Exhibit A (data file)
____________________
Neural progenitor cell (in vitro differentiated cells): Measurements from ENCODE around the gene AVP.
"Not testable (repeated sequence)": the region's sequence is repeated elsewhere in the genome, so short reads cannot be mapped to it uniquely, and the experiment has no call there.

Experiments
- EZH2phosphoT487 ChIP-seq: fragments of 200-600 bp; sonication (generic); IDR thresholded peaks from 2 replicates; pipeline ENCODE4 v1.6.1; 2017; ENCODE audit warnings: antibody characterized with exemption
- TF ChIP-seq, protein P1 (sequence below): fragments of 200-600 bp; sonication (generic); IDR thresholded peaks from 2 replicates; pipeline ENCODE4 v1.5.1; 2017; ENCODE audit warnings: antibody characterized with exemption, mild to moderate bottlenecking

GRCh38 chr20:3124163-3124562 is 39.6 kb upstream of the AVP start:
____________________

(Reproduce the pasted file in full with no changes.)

Neural progenitor cell (in vitro differentiated cells): Measurements from ENCODE around the gene AVP.
"Not testable (repeated sequence)": the region's sequence is repeated elsewhere in the genome, so short reads cannot be mapped to it uniquely, and the experiment has no call there.

Experiments
- EZH2phosphoT487 ChIP-seq: fragments of 200-600 bp; sonication (generic); IDR thresholded peaks from 2 replicates; pipeline ENCODE4 v1.6.1; 2017; ENCODE audit warnings: antibody characterized with exemption
- TF ChIP-seq, protein P1 (sequence below): fragments of 200-600 bp; sonication (generic); IDR thresholded peaks from 2 replicates; pipeline ENCODE4 v1.5.1; 2017; ENCODE audit warnings: antibody characterized with exemption, mild to moderate bottlenecking

GRCh38 chr20:3124163-3124562 is 39.6 kb upstream of the AVP start: